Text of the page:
Oswego researchers work to improve the health of the lake that means so much to our campus and our community
To begin to understand it, you must stand on its shore. James Pagano ’74 has, for decades—first as a child growing up in Oswego, today as a researcher.
“I have lived, pretty much, with the influence of the lake my entire life,” said Pagano, a member of the department of chemistry at SUNY Oswego. Pagano’s parents operated a grocery store in the city for more than 40 years; all five of their children worked in the store, treasuring Sundays off to picnic, swim and play on the waves of Lake Ontario.
Those who have never stood at the edge of a Great Lake often can’t fathom the vastness of our inland freshwater seas. Until they have experienced it, it is hard to imagine the many personalities that reflect the mysterious abyss of Lake Ontario: fierce and peaceful, dangerous and beautiful.
SUNY Oswego’s main campus borders the 14th largest lake on the planet. At 7,320 square miles, the lake also looms large in the photograph albums and memories of alumni: summer’s sunsets that carve an orange path across a gently rippling surface, bands of rocks that punish the feet of swimmers, winter’s icebergs that huddle against the shore, waves crashing onto stones with roiling fury.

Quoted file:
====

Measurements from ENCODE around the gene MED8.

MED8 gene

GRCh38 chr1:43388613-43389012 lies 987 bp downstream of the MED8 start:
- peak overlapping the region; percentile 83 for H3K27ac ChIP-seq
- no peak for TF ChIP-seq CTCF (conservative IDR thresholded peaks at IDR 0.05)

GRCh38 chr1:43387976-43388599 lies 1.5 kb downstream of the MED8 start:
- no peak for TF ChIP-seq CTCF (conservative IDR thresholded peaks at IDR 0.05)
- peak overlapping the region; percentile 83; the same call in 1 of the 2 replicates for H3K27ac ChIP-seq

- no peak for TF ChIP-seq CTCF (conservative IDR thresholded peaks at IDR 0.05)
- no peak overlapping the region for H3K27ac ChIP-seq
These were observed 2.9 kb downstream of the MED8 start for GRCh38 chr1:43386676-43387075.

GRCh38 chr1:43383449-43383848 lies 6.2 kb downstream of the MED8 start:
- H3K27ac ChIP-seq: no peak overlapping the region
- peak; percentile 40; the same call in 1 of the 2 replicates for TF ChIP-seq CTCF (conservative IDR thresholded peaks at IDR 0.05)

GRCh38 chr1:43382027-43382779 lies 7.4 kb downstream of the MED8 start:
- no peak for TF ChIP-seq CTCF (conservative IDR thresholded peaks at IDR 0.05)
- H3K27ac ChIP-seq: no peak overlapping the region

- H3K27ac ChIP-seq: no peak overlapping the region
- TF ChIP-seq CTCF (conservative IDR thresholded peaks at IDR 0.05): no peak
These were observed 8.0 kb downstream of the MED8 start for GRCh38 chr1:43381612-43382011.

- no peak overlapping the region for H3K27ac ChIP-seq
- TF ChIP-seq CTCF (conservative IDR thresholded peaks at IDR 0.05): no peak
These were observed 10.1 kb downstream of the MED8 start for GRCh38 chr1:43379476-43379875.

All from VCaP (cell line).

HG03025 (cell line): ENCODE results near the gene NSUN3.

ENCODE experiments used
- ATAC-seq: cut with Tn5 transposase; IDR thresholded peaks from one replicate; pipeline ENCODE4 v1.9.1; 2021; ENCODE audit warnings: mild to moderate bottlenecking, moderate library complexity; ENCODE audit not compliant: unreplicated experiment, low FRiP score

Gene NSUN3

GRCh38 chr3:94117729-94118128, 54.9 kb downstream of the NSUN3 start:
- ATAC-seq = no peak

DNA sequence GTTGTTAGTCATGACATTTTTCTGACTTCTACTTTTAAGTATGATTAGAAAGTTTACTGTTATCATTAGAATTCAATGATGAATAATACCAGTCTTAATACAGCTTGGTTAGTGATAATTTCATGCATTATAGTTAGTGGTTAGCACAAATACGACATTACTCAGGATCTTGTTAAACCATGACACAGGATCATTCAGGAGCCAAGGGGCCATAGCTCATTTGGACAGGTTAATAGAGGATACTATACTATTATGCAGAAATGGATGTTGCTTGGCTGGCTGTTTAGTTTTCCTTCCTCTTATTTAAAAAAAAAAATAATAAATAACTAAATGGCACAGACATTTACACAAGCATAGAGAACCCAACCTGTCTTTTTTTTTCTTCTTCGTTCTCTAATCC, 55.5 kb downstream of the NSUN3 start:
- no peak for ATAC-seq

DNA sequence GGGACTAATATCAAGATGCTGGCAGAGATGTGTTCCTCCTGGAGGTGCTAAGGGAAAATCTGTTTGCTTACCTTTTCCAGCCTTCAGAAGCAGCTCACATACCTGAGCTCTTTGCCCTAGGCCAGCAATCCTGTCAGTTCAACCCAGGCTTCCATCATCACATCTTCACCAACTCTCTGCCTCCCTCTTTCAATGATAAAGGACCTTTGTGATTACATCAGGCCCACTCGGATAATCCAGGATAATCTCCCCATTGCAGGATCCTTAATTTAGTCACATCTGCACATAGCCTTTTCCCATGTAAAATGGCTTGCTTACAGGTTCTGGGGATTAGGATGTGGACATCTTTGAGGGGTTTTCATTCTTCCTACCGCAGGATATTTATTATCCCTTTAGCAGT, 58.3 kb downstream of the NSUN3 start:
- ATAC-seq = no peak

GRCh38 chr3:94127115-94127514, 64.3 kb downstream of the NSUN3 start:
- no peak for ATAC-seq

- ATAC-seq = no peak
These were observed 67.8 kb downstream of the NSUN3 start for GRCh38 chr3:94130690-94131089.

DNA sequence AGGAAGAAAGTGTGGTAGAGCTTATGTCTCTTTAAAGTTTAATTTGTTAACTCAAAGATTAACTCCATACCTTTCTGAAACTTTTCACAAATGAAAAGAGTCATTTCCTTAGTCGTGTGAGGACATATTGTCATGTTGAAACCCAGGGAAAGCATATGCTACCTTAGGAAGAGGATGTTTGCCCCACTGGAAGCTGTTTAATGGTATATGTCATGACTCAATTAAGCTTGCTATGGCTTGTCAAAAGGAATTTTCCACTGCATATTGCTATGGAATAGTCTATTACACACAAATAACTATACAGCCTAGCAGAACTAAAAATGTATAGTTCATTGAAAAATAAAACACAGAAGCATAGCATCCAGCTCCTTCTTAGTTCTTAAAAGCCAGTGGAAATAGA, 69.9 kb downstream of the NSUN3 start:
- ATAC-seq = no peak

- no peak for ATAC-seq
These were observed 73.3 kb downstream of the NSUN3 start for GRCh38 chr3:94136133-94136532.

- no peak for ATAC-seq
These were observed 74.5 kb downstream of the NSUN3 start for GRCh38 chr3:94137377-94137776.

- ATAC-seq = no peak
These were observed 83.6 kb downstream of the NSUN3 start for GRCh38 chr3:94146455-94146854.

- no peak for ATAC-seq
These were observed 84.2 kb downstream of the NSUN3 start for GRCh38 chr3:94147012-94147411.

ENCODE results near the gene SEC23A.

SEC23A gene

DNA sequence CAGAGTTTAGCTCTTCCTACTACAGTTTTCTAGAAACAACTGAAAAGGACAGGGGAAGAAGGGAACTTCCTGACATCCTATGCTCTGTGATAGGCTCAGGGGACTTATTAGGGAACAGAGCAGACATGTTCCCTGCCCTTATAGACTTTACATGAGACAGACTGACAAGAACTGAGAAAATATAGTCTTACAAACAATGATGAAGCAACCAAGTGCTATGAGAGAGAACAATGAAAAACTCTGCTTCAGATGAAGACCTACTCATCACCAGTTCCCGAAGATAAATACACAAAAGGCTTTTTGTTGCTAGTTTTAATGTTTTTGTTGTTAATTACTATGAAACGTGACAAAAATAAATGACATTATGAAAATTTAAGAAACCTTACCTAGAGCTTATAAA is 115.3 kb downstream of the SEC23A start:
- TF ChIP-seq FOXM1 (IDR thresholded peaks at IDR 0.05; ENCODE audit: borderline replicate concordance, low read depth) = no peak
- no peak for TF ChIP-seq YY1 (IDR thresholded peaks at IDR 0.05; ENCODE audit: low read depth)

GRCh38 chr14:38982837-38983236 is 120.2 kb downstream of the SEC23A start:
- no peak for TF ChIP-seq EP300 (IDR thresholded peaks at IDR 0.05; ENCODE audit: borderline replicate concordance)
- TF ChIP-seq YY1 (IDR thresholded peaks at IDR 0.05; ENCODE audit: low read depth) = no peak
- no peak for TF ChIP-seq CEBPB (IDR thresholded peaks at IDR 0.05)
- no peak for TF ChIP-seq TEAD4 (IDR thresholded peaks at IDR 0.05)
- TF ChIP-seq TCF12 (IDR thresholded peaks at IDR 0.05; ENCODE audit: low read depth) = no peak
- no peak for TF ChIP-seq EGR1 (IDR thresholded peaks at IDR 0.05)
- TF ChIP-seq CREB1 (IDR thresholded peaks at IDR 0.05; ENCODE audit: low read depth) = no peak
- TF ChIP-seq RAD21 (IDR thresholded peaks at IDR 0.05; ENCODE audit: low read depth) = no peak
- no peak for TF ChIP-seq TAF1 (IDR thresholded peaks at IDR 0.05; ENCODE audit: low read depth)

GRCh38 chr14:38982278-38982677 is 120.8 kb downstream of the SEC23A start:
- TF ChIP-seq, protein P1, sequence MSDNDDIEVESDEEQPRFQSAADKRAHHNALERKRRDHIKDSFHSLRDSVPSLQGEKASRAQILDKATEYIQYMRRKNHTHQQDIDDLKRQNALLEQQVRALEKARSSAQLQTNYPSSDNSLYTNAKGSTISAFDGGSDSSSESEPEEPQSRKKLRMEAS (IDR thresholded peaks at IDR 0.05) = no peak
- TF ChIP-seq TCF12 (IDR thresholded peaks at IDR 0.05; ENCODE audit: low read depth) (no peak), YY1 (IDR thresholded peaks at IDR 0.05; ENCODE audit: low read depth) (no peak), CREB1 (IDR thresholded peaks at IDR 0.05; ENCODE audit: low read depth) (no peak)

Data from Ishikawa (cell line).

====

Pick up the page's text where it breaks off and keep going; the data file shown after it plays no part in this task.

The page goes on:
But beneath the surface of the water, there are more stories to tell. This complex ecosystem is the target of threats that range from chemical to climactic. It grapples with pollutants, invasive species, water quality issues, loss of biodiversity and declining fish health, to name just a few.
Pagano knows the consequences of failing to have vigilance over the waters of the Great Lakes: negative impacts on the health and prosperity of our communities. Since 2005, he has headed up the Environmental Research Center in the Department of Chemistry at SUNY Oswego.
Among its goals: work collaboratively to improve understanding of the movement of chemical contaminants in Lake Ontario and its food chain.
“Oswego has a long history of conducting research on Lake Ontario with many partners in the area,” Pagano said. In fact, the ERC was established on campus in the 1960s; first as LOTEL (Lake Ontario Environmental Laboratory) and later changed to SURCO in 1978 (State University Research Center at Oswego) and finally changed to the ERC in 1995.
SUNY Oswego’s proximity to Lake Ontario and the Oswego River—in combination with state-of-the-art science laboratories in the Richard S. Shineman Center for Science, Engineering and Innovation—facilitates collaborative environmental research in the Lake Ontario basin, Pagano said.